In a bid to reinforce Tiger Beer’s local roots to global travellers, the brand has set up shop high on the canopy level of Changi Airport’s impressive new Jewel retail centre in Singapore.
Much like the Jewel where it’s located, which is part tourist experience (world’s largest indoor waterfall), part retail mall, Tiger’s new Street Lab concept store functions like a restaurant, merchandise store and brand interaction space all in one.
A year in the making, the concept was taken to Heineken’s innovation team in Amsterdam for input on how to make it more experiential. It was then brought back to Singapore, where several agencies had a hand in bringing it to life.
“This our very first global experiential concept store,” Faye Wee, marketing director at Asia Pacific Breweries explains. “Consumers really are keen on connections and experience. So for us it’s really a place to showcase the brand and connect with the consumers. It’s a place for us to show what the brand truly believes in.”
And what it truly believes in, Wee says, is bringing out its local roots, evident in all aspects of the space. Not only did it use local artists for design and décor, but it also commissioned local fashion designer Amos Ananda Yeo to create the Tiger-branded streetwear sold at the store, from shirts and jackets to caps and handbags.
“Honestly for me it’s a very passionate project, seeing the collaboration we have with artists and how grateful both parties are,” Wee enthuses. “It’s a spark you get as a marketer to see that we are doing something good to the community as well.”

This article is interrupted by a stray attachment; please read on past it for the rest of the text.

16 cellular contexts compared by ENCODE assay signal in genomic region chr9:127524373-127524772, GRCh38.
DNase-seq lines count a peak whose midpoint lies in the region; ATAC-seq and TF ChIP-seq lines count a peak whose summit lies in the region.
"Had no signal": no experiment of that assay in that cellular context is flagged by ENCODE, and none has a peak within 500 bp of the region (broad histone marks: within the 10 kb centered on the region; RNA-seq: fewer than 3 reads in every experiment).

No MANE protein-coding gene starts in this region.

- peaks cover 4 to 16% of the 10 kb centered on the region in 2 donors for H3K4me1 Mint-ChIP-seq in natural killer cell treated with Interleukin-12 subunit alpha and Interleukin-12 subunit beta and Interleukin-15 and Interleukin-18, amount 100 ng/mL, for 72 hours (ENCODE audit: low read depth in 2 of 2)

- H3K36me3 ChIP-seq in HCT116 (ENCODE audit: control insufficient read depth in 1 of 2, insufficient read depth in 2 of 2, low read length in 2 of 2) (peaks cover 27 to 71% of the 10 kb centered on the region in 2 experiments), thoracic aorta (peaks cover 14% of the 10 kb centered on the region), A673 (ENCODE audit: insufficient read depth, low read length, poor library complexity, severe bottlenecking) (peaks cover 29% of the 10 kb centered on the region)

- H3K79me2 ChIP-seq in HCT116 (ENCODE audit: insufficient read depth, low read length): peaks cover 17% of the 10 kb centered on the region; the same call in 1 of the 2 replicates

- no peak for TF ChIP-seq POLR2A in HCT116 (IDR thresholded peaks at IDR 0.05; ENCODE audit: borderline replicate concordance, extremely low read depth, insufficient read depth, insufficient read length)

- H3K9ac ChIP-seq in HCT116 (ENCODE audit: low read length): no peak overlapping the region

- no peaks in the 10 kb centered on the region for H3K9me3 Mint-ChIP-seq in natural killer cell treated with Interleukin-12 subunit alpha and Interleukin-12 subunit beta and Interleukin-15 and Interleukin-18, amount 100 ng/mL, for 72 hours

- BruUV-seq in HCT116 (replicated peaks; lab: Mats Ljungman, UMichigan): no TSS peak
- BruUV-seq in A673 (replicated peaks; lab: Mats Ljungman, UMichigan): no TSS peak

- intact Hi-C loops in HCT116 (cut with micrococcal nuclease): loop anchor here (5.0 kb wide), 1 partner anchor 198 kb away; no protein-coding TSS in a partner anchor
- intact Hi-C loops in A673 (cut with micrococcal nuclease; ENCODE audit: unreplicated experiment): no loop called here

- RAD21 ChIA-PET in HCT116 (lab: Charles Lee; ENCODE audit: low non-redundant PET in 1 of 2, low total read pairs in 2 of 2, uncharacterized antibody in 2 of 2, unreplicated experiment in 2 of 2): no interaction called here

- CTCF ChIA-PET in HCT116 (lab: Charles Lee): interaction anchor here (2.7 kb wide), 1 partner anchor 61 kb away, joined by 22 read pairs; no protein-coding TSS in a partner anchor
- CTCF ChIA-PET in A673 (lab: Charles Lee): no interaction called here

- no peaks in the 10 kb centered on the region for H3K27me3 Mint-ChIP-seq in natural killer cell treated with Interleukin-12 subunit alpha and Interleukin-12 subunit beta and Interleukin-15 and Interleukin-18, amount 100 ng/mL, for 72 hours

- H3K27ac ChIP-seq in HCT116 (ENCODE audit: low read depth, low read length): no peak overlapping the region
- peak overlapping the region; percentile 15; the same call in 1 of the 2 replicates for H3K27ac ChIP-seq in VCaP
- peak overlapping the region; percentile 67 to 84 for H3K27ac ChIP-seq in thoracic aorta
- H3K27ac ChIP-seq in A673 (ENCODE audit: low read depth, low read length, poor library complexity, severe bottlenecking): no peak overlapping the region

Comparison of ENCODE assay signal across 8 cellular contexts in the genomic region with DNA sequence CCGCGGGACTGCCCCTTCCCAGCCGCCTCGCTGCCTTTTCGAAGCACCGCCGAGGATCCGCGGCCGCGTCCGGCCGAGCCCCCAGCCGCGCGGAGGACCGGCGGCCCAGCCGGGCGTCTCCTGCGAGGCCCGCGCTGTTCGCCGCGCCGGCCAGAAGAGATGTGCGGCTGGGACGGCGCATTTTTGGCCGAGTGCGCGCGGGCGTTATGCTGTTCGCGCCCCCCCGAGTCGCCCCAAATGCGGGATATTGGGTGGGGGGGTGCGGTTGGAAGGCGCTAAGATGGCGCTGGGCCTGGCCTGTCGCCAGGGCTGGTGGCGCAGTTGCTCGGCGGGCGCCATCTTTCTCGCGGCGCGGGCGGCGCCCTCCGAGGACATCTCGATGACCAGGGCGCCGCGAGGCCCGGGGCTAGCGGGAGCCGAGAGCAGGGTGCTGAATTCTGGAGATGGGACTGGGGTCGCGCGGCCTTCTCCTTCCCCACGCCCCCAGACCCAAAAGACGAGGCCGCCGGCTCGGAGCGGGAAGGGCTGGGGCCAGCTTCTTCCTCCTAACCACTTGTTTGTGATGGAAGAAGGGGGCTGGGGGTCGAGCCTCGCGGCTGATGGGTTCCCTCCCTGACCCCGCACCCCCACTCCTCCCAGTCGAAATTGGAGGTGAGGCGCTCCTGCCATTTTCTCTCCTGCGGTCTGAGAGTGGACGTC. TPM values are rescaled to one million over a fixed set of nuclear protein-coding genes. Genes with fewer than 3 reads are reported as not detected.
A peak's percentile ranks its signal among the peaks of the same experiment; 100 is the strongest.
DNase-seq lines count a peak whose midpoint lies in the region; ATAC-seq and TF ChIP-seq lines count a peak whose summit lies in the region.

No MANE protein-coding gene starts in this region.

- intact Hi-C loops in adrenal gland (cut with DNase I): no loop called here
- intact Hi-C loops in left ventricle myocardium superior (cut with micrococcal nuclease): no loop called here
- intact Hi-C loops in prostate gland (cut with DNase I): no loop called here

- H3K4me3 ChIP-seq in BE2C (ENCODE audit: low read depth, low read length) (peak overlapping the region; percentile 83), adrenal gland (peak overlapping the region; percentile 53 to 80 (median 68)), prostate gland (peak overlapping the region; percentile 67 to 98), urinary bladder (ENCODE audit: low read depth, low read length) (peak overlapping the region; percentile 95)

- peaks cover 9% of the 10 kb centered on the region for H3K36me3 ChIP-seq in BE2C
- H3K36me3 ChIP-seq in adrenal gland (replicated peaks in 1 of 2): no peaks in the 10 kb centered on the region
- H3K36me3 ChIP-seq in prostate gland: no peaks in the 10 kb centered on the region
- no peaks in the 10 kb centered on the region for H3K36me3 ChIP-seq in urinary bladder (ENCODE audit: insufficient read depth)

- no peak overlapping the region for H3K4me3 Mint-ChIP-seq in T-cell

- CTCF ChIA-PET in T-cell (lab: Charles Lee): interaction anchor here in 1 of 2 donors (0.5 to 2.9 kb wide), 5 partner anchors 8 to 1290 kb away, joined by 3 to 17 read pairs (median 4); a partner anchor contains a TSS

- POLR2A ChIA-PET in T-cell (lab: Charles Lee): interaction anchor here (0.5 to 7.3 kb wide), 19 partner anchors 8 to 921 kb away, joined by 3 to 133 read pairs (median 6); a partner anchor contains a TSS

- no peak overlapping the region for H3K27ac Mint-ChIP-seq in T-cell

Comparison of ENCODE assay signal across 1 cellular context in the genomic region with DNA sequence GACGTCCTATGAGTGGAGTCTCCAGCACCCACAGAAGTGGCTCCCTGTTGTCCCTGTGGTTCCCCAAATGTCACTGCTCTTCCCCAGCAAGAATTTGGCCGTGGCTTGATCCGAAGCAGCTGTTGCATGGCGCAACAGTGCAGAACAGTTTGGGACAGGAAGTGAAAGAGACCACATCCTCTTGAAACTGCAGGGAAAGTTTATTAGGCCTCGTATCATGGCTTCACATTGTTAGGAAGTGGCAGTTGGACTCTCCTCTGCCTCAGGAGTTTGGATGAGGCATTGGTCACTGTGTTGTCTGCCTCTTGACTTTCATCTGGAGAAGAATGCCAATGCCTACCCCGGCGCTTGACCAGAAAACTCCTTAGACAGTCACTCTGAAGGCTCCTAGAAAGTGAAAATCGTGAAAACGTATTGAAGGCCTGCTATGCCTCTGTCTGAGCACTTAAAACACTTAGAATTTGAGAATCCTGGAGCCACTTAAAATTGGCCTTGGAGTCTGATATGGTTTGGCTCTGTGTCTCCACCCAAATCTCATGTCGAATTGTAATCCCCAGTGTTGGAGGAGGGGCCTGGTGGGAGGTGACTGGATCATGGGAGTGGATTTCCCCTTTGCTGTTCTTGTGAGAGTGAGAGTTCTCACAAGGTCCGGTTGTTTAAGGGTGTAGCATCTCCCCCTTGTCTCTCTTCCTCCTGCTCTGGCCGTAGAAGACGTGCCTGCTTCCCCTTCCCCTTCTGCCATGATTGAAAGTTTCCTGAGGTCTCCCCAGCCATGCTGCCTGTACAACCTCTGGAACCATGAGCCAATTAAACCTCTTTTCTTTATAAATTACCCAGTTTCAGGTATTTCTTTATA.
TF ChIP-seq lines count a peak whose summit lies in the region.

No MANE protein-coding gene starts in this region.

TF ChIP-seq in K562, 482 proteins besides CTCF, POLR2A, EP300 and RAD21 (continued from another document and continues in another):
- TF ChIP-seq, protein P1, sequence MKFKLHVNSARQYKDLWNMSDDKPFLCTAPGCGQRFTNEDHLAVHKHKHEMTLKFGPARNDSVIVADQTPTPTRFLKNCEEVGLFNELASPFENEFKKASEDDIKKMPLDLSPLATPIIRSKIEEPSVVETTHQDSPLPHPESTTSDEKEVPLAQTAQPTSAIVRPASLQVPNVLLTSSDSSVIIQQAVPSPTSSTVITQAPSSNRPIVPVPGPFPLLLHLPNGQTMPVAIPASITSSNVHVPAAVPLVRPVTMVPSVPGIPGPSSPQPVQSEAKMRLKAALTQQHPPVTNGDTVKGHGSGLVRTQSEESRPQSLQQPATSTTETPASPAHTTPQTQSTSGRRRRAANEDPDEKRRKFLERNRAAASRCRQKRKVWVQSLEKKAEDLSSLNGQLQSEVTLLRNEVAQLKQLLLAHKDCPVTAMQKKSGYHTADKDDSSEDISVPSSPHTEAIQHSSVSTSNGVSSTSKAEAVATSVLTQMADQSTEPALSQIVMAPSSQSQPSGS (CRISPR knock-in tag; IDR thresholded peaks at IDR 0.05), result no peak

The food at the Tiger Street Lab is cooked by local hawker owners who mix street recipes with Tiger beer ingredients to create new dishes like chicken cutlets with Tiger Lemon Radler sauce and other local favourites.
“Jewel is iconic as a place where the world meets. So for us we really want to give this platform to all the hawkers we’re working with to come here and showcase their work to the world,” Wee says.
Change it up
To keep the experience different and exciting, new local hawker chefs will rotate into the kitchen every three months and seasonal brews will also change every quarter.
To stimulate interaction with consumers, patrons can order customised bottles of Tiger beer with their names on the labels. But in future, Wee also sees more customer involvement in formulating new brews based on feedback. The event can also serve as venue to host local events the brands is involved.
“It’s about connection to the consumers. As a brand, we want more,” says Wee, who until now, mostly relied on its brewery tours and one-off events to engage with Singaporean consumers.
So could we see Tiger export this concept elsewhere?
“Why not?” Wee asks. “We’re always reviewing, learning and looking to adapt as we move along. So if this is really successful for us, you might see a Street Lab in another part of the world. It could be a possibility.”